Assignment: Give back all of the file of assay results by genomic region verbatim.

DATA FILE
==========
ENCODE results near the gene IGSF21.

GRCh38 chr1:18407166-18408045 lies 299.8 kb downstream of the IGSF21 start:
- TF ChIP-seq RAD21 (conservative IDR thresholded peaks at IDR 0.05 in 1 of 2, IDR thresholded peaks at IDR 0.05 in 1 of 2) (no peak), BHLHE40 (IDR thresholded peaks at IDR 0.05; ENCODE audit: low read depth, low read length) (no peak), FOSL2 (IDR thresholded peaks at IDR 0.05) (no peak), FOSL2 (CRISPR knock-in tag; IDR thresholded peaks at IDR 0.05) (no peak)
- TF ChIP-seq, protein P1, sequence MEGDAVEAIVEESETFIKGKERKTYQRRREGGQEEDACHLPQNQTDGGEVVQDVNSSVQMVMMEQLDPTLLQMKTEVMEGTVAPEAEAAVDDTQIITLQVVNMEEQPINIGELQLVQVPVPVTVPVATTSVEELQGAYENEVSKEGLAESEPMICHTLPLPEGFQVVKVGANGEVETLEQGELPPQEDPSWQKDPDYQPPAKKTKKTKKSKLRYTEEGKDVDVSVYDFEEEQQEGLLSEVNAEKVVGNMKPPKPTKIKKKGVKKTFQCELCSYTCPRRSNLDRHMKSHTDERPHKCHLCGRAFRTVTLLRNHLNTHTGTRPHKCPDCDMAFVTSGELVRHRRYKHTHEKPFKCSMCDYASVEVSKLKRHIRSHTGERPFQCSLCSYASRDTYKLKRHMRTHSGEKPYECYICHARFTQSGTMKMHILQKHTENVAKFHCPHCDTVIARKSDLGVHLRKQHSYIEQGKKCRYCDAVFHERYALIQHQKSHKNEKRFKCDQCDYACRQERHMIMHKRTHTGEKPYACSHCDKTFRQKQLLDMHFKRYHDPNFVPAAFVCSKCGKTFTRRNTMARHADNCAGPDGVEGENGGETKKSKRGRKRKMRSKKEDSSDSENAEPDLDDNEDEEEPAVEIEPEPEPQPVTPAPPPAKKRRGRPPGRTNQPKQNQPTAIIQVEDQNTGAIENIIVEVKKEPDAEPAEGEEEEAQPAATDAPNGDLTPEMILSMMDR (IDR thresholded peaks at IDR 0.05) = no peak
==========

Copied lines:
ENCODE results near the gene IGSF21.

GRCh38 chr1:18407166-18408045 lies 299.8 kb downstream of the IGSF21 start:
- TF ChIP-seq RAD21 (conservative IDR thresholded peaks at IDR 0.05 in 1 of 2, IDR thresholded peaks at IDR 0.05 in 1 of 2) (no peak), BHLHE40 (IDR thresholded peaks at IDR 0.05; ENCODE audit: low read depth, low read length) (no peak), FOSL2 (IDR thresholded peaks at IDR 0.05) (no peak), FOSL2 (CRISPR knock-in tag; IDR thresholded peaks at IDR 0.05) (no peak)
- TF ChIP-seq, protein P1, sequence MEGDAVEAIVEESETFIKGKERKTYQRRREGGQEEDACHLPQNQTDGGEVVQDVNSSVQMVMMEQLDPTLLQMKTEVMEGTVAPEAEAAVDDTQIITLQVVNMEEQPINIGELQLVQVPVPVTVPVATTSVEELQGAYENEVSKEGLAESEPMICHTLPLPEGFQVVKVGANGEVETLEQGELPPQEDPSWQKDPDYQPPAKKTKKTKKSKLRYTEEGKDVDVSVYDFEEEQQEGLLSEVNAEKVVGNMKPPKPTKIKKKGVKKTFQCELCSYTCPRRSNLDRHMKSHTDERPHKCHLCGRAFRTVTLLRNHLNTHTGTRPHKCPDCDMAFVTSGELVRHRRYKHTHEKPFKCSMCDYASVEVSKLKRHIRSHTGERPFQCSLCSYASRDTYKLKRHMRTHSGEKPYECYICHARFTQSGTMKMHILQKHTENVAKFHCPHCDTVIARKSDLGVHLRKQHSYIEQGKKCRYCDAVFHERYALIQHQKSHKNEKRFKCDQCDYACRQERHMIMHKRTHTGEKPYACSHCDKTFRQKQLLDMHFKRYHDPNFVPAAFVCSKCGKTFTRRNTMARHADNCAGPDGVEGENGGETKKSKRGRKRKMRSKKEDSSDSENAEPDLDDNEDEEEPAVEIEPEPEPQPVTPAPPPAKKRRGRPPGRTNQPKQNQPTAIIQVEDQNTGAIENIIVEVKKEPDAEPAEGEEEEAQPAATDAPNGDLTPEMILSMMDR (IDR thresholded peaks at IDR 0.05) = no peak